A Love Letter to White Lightning Clean Streak Degreaser


A Love Letter to White Lightning Clean Streak Degreaser

When Travis still had his bike-shop job, the three favorite tools on his bench were his 5 mm allen wrench, his 4 mm allen wrench, and his can of White Lightning Clean Streak degreaser. And nothing’s changed, except that he now wears rubber gloves when using it.

Industrial solvents are usually pretty nasty. Especially the good ones. The ones you don’t want to use in an unventilated space. But if I got light-headed every time I went to de-gunk my derailleur pulleys, I’d probably just buy a gearbox bike. Maybe that’s why there are so many citrus degreasers in the bike industry. Or why Simple Green is so popular. I’d rather work amid the scent of Pine-Sol than the stench of turpentine. But ever since I unwrapped our first rack of White Lightning Clean Streak during my shop days, I haven’t looked back.

Of course, Clean Streak is a little nasty. I did spend over a decade using this stuff indoors with my bare hands, and have had no ill effects. But I’ve since started wearing rubber gloves when I know I’ll get a lot on my skin. And I have no choice but to work outdoors anyway. Heptane seems to be the main ingredient, which the NIH gives a carcinogenicity classification of “D,” meaning they have no data on whether it’s carcinogenic. Heptane does have a list of mostly short-term health risks, though. And given that this is an aerosol product, there’s also butane and propane in there. But only certain types of butane are known to be carcinogenic, and propane hazards mostly arise from burning it in unventilated spaces. The other two major ingredients (1-methoxypropan-2-ol and d-limonene) are generally not considered carcinogenic in humans.

And look, I’m way out of my depth here. Any chemists out there are welcome to chime in. I just wanted to do my due diligence and at least bring it up. I’m basically saying be smart and don’t worry about it. I mean, I review a lot of bikes with DOT fluid in their brake lines, and I don’t spend a paragraph citing studies on its toxicity. If you use Clean Streak carefully, it’s pretty great.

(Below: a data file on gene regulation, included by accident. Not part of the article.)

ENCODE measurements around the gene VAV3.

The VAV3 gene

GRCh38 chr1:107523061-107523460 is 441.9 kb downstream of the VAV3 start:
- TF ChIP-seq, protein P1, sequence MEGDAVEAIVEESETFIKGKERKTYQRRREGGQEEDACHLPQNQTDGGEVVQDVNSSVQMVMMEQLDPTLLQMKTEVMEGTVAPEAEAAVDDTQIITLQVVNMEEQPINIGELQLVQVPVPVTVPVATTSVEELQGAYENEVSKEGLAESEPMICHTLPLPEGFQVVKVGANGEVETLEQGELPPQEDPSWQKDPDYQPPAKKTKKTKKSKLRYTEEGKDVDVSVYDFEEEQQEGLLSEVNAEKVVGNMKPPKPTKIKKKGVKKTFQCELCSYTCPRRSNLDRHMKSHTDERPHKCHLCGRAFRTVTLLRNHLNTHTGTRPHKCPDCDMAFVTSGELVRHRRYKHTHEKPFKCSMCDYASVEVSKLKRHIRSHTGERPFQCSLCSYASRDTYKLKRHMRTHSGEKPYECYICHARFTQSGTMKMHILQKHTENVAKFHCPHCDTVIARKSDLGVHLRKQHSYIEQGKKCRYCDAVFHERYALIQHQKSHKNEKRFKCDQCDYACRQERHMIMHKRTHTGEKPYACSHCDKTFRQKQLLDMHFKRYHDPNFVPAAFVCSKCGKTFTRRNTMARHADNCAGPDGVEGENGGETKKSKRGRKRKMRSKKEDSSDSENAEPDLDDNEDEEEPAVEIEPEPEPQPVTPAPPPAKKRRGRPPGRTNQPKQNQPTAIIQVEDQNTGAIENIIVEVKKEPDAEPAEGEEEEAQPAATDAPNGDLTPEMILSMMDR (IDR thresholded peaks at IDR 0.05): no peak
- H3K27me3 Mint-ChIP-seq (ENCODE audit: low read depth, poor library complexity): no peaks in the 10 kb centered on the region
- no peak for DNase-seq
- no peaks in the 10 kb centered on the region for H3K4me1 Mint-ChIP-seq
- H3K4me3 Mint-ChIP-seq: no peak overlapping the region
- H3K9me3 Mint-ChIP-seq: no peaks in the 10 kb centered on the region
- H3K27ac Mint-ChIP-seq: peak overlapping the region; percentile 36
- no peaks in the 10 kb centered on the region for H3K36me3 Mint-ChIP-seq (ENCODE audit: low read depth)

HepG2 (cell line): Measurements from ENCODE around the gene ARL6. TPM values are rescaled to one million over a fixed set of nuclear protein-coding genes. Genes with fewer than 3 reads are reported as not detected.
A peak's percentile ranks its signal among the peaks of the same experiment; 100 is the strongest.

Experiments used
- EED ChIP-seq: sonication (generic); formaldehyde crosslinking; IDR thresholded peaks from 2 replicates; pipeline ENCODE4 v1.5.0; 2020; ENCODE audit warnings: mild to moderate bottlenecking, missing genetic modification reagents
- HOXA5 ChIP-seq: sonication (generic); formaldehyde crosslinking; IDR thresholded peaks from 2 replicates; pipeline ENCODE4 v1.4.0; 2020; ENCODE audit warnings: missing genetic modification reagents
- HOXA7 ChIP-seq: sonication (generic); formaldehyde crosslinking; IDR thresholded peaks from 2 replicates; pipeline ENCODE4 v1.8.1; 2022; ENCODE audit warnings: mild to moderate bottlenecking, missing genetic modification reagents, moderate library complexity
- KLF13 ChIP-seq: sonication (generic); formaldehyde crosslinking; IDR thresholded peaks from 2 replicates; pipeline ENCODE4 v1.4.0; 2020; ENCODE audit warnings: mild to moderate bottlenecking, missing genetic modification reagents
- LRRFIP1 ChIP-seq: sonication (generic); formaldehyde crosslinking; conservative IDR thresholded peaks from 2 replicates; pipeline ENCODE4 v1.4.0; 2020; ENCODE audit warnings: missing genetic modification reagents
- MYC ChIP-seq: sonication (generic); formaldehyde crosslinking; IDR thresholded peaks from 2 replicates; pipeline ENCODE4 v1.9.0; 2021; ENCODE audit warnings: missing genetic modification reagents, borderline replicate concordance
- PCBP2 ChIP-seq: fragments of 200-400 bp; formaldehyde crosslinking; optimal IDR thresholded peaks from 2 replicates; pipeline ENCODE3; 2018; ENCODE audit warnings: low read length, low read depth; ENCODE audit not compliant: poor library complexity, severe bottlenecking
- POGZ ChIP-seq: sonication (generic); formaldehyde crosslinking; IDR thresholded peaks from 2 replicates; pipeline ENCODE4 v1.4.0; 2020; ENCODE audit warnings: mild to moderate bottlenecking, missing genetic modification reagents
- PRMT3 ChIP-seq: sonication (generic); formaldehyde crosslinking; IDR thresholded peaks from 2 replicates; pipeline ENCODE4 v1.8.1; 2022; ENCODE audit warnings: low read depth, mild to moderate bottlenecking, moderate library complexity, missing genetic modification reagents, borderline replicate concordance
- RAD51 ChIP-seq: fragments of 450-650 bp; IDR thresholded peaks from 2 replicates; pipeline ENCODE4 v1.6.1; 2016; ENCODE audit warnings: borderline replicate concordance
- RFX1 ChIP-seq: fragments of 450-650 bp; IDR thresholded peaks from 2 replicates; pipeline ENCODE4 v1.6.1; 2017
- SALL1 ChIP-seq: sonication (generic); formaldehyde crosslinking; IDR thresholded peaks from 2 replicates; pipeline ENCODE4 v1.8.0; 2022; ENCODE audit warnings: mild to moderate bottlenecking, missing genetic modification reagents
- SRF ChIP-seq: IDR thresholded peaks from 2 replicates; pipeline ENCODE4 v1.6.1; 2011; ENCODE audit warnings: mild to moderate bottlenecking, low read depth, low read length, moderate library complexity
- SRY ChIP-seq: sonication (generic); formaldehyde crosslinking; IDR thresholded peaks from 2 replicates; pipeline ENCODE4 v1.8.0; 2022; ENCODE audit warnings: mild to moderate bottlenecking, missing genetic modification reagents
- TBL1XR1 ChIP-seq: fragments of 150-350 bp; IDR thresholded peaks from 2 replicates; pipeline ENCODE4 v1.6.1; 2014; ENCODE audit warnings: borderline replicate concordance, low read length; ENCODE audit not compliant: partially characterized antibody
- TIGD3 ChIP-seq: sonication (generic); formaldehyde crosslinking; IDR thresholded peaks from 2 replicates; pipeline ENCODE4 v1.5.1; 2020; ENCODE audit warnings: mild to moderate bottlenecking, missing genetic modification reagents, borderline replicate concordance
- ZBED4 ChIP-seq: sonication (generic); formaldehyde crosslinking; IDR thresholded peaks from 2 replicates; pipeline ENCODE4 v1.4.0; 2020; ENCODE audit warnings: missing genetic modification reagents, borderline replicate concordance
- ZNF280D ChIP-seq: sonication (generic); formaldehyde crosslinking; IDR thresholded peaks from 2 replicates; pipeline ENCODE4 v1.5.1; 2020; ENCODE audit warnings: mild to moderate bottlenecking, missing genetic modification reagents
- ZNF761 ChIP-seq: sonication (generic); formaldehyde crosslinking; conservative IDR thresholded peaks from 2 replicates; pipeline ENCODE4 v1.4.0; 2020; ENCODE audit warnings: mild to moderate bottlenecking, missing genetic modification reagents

The first thing that stands out is how strong the propellant is. There’s a lot of volume and a lot of force behind every spray. One of my favorite uses for this stuff is breathing some new life into cable housing. About halfway through a cable’s lifespan, I butt the straw against one end of the housing and seal it as well as I can with a rag. Spraying for a couple seconds flushes out a lot of muck and debris. Unless the housing was too far gone, it almost always slides significantly easier after a burst of Clean Streak. Bonus points for immediately chasing it with an air compressor if you’ve got one. For a short time, I’d try to follow that up with a little drop of thin oil, but that sometimes made it worse. My theory is that the abrasions inside an old housing liner makes it likely to absorb the oil and swell or something. But I’ve already made it clear I’m not a scientist. Cleaning out your cable and housing simply might give them another few months before it’s time to replace them.

I also love how thin Clean Streak is. Even Simple Green is just a little oily, and doesn’t seem to penetrate as well. I mean, the best product for this was something Shimano used to make called “Powerful Release Agent.” That stuff was nasty. My shop only used it for special occasions. But Clean Streak is great at seeping into tight spots. That’s why I do a quick spray-and-wipe with it every third or forth chain re-lube. It cleans the outside, sure, but also cleans the inside. And not too well. I’ve never trusted those Rube-Goldbergian watchwork chain cleaners ‘cause once a chain is old, the legacy grease under the rollers seems to maintain a little of its structural integrity. Clean Streak is able to leave just the right amount of flavor on the pan.

And I think White Lightning’s main selling point for this stuff is quite fitting for a brand that was founded on “dry” suspended-wax chain lube. For the record, I’ve never liked dry lubes. In the words of Daniel Plainview, I’m an oil man. But I’d like my cleaner to evaporate, and Clean Streak evaporates quickly. So many other degreasers leave a film behind, so you have to be pretty diligent in wiping them off. But you’d never know the Clean Streak was there after one pass with a rag.

Of course, this is not the only cleaner I use. Can’t beat Dawn dish soap and warm water for a bike bath, especially when it’s been through poison oak. And I use alcohol on brake rotors and diluted Simple Green when I need to submerge something. But Clean Streak is kinda the nuclear option. And as a perk, the smell brings me back to my shop days. I just try not to breathe too deep.

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